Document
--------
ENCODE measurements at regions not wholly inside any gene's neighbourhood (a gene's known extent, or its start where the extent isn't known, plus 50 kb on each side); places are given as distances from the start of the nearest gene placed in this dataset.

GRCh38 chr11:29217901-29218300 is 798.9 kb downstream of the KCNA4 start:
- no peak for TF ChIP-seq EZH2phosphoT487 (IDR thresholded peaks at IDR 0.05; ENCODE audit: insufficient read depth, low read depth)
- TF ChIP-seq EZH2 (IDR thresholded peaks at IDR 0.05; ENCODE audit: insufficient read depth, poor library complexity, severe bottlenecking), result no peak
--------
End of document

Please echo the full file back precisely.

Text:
ENCODE measurements at regions not wholly inside any gene's neighbourhood (a gene's known extent, or its start where the extent isn't known, plus 50 kb on each side); places are given as distances from the start of the nearest gene placed in this dataset.

GRCh38 chr11:29217901-29218300 is 798.9 kb downstream of the KCNA4 start:
- no peak for TF ChIP-seq EZH2phosphoT487 (IDR thresholded peaks at IDR 0.05; ENCODE audit: insufficient read depth, low read depth)
- TF ChIP-seq EZH2 (IDR thresholded peaks at IDR 0.05; ENCODE audit: insufficient read depth, poor library complexity, severe bottlenecking), result no peak